As the workplace continues to evolve in response to new technologies and economic challenges, remote meetings have become even more commonplace. However, they can be difficult to organize and run successfully. Whether it’s technological glitches or participants being unprepared, most team leaders have experienced virtual meetings that are far from perfect.
Even so, remote meetings are crucial for keeping teams connected, brainstorming ideas, identifying problems, and deciding on future plans of action. If you’re struggling to conduct effective remote meetings, follow these seven steps to ensure your future sessions run more smoothly.
1. Choose the Right Tool for Your Team
There are many great team meeting platforms, from Zoom Meetings and Microsoft Teams, to Google Meet and GoToMeeting. Pick a tool that team members are comfortable using and stick with it. Before selecting a tool, ask yourself the following:
- Is it relatively easy to use? If you have trouble using it, then so will your team.
- Is it compatible with your existing technology? For example, can employees using Windows, Mac, Linux, Android, and iOS devices all use the software?
- Does it have all the features you need? Different team arrangements might require different types of tools.
2. Decide on the Optimal Meeting Frequency
Constant meetings can be disruptive and diminish the productivity of the entire team. In contrast, holding too few meetings can result in individuals feeling disconnected, and your team may lose focus and direction.
The optimal frequency for meetings depends on your industry, the nature of each meeting, and the frequency of project deadlines. Many businesses find that a weekly meeting lasting about an hour works. For more agile teams with tighter deadlines, daily 20-minute meetings are more helpful. You need to find the right balance between supporting your team and giving individuals the space to work efficiently. Once you agree on a meeting schedule, try to stick to it.
3. Prepare Participants in Advance
Remote meetings can get out of control if you’re not well prepared. To avoid chaotic meetings, you need to create an agenda and share it with everyone in advance. Draw up a plan that details all the specific items you want to cover, how long each item should be discussed, and what your goals are for the meeting.
First, send out a draft agenda to give team members the opportunity to contribute with their own questions and suggestions. You can then fine-tune the agenda and send it out before the meeting starts.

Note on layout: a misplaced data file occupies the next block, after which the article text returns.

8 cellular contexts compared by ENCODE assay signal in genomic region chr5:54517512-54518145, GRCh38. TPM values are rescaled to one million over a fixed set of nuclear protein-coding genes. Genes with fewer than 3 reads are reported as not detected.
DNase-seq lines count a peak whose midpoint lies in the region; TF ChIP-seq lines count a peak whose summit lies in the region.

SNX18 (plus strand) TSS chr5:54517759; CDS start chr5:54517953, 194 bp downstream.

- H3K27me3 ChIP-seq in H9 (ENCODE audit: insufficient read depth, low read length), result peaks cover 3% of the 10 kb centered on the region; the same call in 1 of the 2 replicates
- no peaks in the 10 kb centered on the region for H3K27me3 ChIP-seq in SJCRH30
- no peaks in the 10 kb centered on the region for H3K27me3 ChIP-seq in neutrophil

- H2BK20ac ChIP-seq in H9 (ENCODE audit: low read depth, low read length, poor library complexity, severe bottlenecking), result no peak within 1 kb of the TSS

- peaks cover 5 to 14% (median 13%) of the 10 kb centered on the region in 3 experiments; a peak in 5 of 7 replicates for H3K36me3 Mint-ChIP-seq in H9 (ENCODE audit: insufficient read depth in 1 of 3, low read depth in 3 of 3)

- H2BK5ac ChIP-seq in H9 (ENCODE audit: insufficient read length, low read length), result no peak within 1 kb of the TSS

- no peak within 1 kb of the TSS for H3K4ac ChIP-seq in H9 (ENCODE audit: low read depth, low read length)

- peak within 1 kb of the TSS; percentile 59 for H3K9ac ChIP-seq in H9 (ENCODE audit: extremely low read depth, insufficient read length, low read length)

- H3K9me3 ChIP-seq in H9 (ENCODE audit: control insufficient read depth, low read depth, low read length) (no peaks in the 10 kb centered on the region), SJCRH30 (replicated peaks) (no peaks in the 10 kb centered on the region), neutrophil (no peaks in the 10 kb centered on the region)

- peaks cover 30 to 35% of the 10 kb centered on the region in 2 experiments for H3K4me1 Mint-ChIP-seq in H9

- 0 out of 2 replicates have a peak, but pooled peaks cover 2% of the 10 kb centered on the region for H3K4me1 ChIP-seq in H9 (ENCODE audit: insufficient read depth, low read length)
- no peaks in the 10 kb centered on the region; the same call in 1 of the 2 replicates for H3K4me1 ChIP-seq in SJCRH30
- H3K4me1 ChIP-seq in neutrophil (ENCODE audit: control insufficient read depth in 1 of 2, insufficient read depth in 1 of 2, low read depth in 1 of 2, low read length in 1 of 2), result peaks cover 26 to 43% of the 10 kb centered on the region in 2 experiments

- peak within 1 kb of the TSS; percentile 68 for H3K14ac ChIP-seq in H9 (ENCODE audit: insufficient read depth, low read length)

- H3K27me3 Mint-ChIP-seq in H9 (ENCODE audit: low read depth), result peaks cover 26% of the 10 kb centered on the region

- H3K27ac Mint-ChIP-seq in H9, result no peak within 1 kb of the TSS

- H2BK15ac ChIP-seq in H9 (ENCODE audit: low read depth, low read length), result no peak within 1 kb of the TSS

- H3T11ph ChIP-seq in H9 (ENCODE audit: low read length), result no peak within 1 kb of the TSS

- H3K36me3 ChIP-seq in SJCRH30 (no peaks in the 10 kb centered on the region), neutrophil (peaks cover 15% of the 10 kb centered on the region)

4. Agree on Audio and Video Etiquette
It’s important to decide early on how everyone should communicate during meetings. For larger team meetings, it’s best that anyone who isn’t speaking is muted. For meetings of two or three people, leaving all the microphones on can help the conversation flow. Develop communication “rules” and include them in the meeting agenda.
As a general rule, use video when possible. It makes it easier to recognize when people are about to speak, and people can read body language to understand each other better.
5. Give Everyone the Chance to Talk
Following on from the last point, it’s important that everyone in the meeting is given enough time to express themselves. To prevent one or two people from dominating the conversation, ask each member for feedback on every point discussed, or simply ask everyone what they’ve been working on. This helps every participant feel more engaged and valued.
If you’re leading a meeting, it’s also important to adapt how you communicate with colleagues. Keep in mind the following best practices:
- Start by introducing everyone attending.
- Outline the goals of the meeting.
- Call people by name to avoid confusion.
- Because of potential connectivity issues, leave a couple of seconds of silence after you ask a question.
- Look out for nonverbal reactions to understand how people are feeling and what they might be thinking.
6. Record the Meeting or Take Notes
Not all team members will be able to attend every meeting, so it’s important to keep a record of the conversations that take place and the ideas that emerge. This way, anyone that missed the meeting can be kept up to date.
Most virtual meeting tools allow video and audio sessions to be recorded, so team members who weren’t present can simply access the file of the recording. Alternatively – or additionally – you could assign a participant to take notes. These meeting notes can then be made available to all team members. You could also edit the notes to summarize what was discussed and agreed upon during the meeting.
7. Get Feedback
Going forward, it’s important to find out what colleagues think about remote meetings. When you know what’s working and what isn’t, you can adapt future meetings to ensure they’re more engaging and productive. Every so often, email a form to team members to get feedback. Here are a few questions you could ask:
- Do you often encounter technical issues during meetings?
- Are you happy with the audio etiquette?
- Do you feel like you have enough time to talk?
- How useful do you find remote meetings?
- Do you have any suggestions to improve future meetings?
Analyze the responses and then communicate any changes you plan to make.
Remote team meetings are a great way to increase productivity, strengthen collaboration, and boost team morale. By nature, they’re awkward and difficult to execute perfectly, but there’s plenty you can do to make them run more smoothly. In a similar way to other business activities, virtual meetings can be improved when you have the right tools and processes in place.
When it comes to remote meetings, every team has different needs, so there are no rules that work every single time. The best thing you can do is follow the guidelines outlined here, experiment, analyze, and find out what works best for your team.